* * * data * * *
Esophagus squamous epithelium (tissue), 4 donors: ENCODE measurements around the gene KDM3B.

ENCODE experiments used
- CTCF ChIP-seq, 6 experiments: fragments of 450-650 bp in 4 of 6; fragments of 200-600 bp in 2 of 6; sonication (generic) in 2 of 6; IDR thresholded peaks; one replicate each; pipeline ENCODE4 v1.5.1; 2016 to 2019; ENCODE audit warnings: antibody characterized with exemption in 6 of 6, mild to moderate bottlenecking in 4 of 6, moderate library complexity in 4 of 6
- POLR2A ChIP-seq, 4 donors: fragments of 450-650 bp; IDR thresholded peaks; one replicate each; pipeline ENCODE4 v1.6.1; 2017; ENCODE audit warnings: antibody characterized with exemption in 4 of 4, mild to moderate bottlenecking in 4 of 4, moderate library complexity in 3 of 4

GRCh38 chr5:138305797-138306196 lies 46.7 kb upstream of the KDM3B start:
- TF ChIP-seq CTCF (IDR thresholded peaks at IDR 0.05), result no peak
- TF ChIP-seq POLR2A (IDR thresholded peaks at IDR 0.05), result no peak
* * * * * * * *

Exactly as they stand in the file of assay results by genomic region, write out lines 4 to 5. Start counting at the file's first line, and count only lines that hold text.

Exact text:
- POLR2A ChIP-seq, 4 donors: fragments of 450-650 bp; IDR thresholded peaks; one replicate each; pipeline ENCODE4 v1.6.1; 2017; ENCODE audit warnings: antibody characterized with exemption in 4 of 4, mild to moderate bottlenecking in 4 of 4, moderate library complexity in 3 of 4

GRCh38 chr5:138305797-138306196 lies 46.7 kb upstream of the KDM3B start: